After Monday, your ugly Christmas sweater will retire to a bin to fight moths for another year. Christmas music will finally stop playing on the radio. (Or does it ever really stop? We can't tell.) Come January 2, we'll return to regular life, sans all the joy and glad tidings that arrive with the holidays. But they're not over yet! Celebrate the peak of the season at one of the many fabulous events happening around town. It's all here, in our 21 best events of the week.
Tuesday, December 19
Take a break from the holiday merry-go-round for a perfect little stage reverie: The Broadway tour of Waitress, a sweetie of a show with music and lyrics by Grammy-nominated pop star Sara Bareilles and developed by an all-female team, will drop into Denver just when most local stages (including those in the Denver Performing Arts Complex) are on a Christmas binge. The story of a waitress with a penchant for pie-baking and the hint of romance on her horizon, Waitress premieres at 7:30 p.m. Tuesday, December 19, and runs through New Year’s Eve at the Buell Theatre in the Denver Performing Arts Complex. Learn more and buy tickets, starting at $25, at denvercenter.org.
Feeling left out, Jewish brethren and sistren? December can be a lonely time for Jews, who creep through malls bombarded by Christmas carols and whose personal holiday of Chanukah has often already ended by the time Christmas hits its stride. Relax. Now you have The MeshugaNutcracker!, a new, fully klezmerized take on The Nutcracker, complete with dancing dreidels, a retelling of the Judah Maccabee story and loads of special guests, including Broadway star Bruce Vilanch. Fathom Events presents the feature-length film across the nation and in metro Denver for one night only, on Tuesday, December 19, at 7 p.m.; tickets are still available for showings at the Denver Pavilions 15 (500 16th Street), Aurora 16 (14300 East Alameda Avenue in Aurora), and River Point 14 (3565 South Platte River Drive in Sheridan). Get tickets, $12 to $14, at fathomevents.com.
Wednesday, December 20
Just five days before Christmas, the Colorado Symphony is keeping the holiday season alive and well with its annual Holiday Brass concert, which returns to Boettcher Hall, in the Denver Performing Arts Complex, on Wednesday, December 20, at 7:30 p.m. With brassy renditions of advent hymns like "O Come, All Ye Faithful," traditional carols from all over world, including "Good King Wenceslas" and "Fum, Fum, Fum," along with sing-along standbys such as "We Wish You A Merry Christmas," "Jingle Bells" and many more, the evening has plenty of gifts in store for everyone. Call 303-623-7876 or visit coloradosymphony.org to get tickets, $20 to $94, and more information.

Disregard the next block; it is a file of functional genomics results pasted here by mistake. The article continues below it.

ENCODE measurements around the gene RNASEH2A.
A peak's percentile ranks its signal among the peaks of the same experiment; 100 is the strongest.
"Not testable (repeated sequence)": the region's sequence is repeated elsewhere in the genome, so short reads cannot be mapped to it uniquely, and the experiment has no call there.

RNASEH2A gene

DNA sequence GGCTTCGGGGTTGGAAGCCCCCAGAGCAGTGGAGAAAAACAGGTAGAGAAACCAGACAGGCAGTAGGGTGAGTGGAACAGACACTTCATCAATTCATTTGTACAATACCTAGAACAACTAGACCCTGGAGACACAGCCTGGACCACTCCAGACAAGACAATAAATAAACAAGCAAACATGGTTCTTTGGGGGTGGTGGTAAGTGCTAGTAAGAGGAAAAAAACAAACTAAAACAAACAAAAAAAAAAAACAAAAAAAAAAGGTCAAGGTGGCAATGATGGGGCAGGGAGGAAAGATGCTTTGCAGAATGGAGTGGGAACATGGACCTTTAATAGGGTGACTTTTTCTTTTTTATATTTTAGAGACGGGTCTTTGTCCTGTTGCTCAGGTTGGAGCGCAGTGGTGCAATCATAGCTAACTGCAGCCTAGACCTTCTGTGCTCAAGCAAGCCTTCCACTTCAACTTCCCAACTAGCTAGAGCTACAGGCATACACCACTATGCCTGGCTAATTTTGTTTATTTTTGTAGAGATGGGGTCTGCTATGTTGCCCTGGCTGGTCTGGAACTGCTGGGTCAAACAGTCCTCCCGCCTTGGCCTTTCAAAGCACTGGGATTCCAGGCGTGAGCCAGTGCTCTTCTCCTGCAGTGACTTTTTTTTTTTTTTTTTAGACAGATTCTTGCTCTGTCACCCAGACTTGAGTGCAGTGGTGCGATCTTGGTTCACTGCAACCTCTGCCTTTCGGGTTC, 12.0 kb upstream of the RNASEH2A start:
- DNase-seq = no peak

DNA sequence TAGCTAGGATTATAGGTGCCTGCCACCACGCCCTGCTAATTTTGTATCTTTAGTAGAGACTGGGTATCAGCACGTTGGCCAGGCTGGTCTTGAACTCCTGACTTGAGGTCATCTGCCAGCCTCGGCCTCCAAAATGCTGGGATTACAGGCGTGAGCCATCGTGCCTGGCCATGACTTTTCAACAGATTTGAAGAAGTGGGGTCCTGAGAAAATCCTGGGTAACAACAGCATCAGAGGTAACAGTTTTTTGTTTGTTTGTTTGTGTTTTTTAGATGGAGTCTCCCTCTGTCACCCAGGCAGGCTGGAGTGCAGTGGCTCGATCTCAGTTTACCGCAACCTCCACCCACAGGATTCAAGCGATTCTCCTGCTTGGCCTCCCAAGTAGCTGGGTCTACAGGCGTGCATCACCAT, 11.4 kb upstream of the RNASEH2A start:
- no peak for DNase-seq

For folks getting in some slope time as Christmas approaches, there are many ski-town options for celebrating the season, too. But for a contemporary stab at re-creating a homey sense of community, Vail’s Art in Public Places winter holiday events, which begin Wednesday, December 20, and run through Friday, December 22, have our vote, simply for mixing culture into the fun. Pre-Christmas events include adult and family lantern-making workshops, followed by the town’s early-evening Holiday Lantern Walk (led by Santa and the World’s Tallest Elf) on December 22; also on the slate that night is a kickoff for Vail Winterfest Ice Theater on the Gore Creek Promenade, a season of family-friendly film screenings in a sculpted-ice theater that ends when the ice melts. Learn more about these events and more at artinvail.com/events/programs.
Thursday, December 21
If the holiday season is moving too fast, slow it down at a knitting circle that will calm your heart rate and provide an opportunity to give back in some small, mindful way. In cahoots with the Healthy Knitter blog’s national World Wide Knit-In for Peace Day, Fancy Tiger (with herbalist Tonja Reichley and the local Do Good Craft Club) invites knitters to bring a project to work on and a donation of unexpired and non-perishable foods to its shop at 59 Broadway for a drive benefiting the Gathering Place, a women's shelter. Reichley will be brewing Dandelion Wild Apothecary organic teas for knitters free of charge. Knit one, purl one between noon and 7 p.m. on Thursday, December 21; for information, visit fancytigercrafts.com/products/knit-in-for-peace-2017.
On the other hand, if you're so sick of the holidays you could wring a reindeer's neck, don't miss the Comedy Works Holiday Roast, which pins the most recognizable holiday figures, played by some of Denver's most beloved comics, against each other in a showdown you'll remember for Christmases to come. Watch Santa kick Rudolph's ass at 7:30 p.m on Thursday, December 21, and Tuesday, December 26, at the Comedy Works South location, 5345 Landmark Place in Greenwood Village. Get tickets, $14, and more information at comedyworks.com.
Friday, December 22